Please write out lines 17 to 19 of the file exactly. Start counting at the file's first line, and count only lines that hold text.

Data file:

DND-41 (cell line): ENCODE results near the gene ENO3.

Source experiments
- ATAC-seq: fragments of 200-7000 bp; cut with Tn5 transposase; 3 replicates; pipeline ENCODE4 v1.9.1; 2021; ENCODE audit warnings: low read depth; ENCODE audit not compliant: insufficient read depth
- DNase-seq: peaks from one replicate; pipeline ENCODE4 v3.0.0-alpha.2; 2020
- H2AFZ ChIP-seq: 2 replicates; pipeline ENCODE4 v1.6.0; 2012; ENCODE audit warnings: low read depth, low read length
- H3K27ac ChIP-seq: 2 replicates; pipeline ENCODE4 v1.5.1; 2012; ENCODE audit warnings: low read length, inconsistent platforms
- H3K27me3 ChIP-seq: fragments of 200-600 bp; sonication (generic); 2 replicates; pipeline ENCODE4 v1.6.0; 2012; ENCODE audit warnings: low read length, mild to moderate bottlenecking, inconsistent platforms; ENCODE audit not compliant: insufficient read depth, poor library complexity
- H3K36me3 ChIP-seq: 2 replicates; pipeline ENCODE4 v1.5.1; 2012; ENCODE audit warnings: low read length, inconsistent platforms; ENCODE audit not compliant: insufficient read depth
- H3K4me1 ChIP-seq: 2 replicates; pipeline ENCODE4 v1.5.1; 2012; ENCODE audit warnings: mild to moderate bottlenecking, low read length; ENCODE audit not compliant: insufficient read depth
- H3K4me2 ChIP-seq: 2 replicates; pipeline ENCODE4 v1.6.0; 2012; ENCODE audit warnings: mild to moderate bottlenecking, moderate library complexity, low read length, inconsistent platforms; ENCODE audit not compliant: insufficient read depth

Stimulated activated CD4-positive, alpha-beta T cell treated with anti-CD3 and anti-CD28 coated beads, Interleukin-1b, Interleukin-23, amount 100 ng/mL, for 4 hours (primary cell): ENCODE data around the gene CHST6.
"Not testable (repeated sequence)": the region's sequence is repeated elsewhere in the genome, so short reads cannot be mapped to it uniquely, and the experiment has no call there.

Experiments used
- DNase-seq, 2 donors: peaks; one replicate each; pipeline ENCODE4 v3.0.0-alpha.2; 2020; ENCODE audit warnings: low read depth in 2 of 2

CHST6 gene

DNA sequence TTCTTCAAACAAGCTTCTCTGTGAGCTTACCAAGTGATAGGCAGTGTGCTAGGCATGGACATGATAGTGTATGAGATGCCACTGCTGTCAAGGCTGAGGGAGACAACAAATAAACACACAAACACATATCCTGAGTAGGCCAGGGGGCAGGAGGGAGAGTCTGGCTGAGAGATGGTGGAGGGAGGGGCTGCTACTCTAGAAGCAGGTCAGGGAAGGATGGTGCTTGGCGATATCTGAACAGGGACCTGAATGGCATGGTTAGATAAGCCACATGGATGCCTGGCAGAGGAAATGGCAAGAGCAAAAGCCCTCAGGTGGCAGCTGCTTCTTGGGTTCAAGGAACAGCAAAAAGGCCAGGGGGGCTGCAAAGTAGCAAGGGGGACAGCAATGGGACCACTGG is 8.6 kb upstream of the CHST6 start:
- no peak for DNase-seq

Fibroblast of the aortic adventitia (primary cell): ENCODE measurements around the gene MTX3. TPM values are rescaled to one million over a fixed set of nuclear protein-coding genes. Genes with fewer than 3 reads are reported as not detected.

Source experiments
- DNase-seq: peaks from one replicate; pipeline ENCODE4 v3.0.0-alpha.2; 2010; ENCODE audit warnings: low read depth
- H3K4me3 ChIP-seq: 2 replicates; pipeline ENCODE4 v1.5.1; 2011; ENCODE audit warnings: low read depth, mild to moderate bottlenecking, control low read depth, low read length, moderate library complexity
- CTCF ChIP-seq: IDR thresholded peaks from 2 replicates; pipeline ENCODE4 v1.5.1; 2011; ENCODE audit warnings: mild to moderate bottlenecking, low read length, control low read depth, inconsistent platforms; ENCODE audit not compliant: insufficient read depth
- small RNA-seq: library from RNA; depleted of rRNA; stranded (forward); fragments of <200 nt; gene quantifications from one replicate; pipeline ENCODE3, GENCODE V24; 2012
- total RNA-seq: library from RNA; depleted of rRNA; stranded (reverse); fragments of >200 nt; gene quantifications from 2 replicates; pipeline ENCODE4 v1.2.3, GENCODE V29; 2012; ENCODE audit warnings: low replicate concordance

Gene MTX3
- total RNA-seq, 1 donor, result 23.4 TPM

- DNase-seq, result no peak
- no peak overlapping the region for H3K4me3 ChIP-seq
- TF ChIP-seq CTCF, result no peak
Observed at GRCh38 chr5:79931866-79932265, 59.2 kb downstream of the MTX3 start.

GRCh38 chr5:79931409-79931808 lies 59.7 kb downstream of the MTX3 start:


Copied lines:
- no peak for DNase-seq

Fibroblast of the aortic adventitia (primary cell): ENCODE measurements around the gene MTX3. TPM values are rescaled to one million over a fixed set of nuclear protein-coding genes. Genes with fewer than 3 reads are reported as not detected.

Source experiments